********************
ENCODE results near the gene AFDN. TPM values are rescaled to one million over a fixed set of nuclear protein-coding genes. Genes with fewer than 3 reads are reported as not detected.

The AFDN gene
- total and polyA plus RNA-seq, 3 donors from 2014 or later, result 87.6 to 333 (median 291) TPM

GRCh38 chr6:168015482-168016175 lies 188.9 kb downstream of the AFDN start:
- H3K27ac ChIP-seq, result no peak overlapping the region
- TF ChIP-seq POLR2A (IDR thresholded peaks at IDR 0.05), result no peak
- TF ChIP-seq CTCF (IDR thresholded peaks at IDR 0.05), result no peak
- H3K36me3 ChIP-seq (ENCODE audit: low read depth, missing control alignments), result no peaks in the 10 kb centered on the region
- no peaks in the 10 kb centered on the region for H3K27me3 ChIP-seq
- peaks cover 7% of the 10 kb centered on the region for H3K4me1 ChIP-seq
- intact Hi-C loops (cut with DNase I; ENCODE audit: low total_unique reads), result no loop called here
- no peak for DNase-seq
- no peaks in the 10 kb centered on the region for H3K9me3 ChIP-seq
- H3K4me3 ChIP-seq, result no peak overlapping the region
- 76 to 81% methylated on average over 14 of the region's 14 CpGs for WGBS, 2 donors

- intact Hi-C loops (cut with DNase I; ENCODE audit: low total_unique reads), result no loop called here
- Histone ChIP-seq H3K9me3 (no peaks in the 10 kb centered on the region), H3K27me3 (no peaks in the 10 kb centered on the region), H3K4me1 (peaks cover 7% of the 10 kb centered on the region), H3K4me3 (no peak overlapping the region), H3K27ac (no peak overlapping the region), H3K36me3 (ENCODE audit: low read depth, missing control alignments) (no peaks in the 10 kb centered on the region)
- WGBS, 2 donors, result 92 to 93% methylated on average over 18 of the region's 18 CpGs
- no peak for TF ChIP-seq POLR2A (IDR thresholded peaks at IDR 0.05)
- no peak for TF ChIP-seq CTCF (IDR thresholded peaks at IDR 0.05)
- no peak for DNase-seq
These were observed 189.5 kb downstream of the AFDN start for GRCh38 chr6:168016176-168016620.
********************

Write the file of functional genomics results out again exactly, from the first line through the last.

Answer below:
ENCODE results near the gene AFDN. TPM values are rescaled to one million over a fixed set of nuclear protein-coding genes. Genes with fewer than 3 reads are reported as not detected.

The AFDN gene
- total and polyA plus RNA-seq, 3 donors from 2014 or later, result 87.6 to 333 (median 291) TPM

GRCh38 chr6:168015482-168016175 lies 188.9 kb downstream of the AFDN start:
- H3K27ac ChIP-seq, result no peak overlapping the region
- TF ChIP-seq POLR2A (IDR thresholded peaks at IDR 0.05), result no peak
- TF ChIP-seq CTCF (IDR thresholded peaks at IDR 0.05), result no peak
- H3K36me3 ChIP-seq (ENCODE audit: low read depth, missing control alignments), result no peaks in the 10 kb centered on the region
- no peaks in the 10 kb centered on the region for H3K27me3 ChIP-seq
- peaks cover 7% of the 10 kb centered on the region for H3K4me1 ChIP-seq
- intact Hi-C loops (cut with DNase I; ENCODE audit: low total_unique reads), result no loop called here
- no peak for DNase-seq
- no peaks in the 10 kb centered on the region for H3K9me3 ChIP-seq
- H3K4me3 ChIP-seq, result no peak overlapping the region
- 76 to 81% methylated on average over 14 of the region's 14 CpGs for WGBS, 2 donors

- intact Hi-C loops (cut with DNase I; ENCODE audit: low total_unique reads), result no loop called here
- Histone ChIP-seq H3K9me3 (no peaks in the 10 kb centered on the region), H3K27me3 (no peaks in the 10 kb centered on the region), H3K4me1 (peaks cover 7% of the 10 kb centered on the region), H3K4me3 (no peak overlapping the region), H3K27ac (no peak overlapping the region), H3K36me3 (ENCODE audit: low read depth, missing control alignments) (no peaks in the 10 kb centered on the region)
- WGBS, 2 donors, result 92 to 93% methylated on average over 18 of the region's 18 CpGs
- no peak for TF ChIP-seq POLR2A (IDR thresholded peaks at IDR 0.05)
- no peak for TF ChIP-seq CTCF (IDR thresholded peaks at IDR 0.05)
- no peak for DNase-seq
These were observed 189.5 kb downstream of the AFDN start for GRCh38 chr6:168016176-168016620.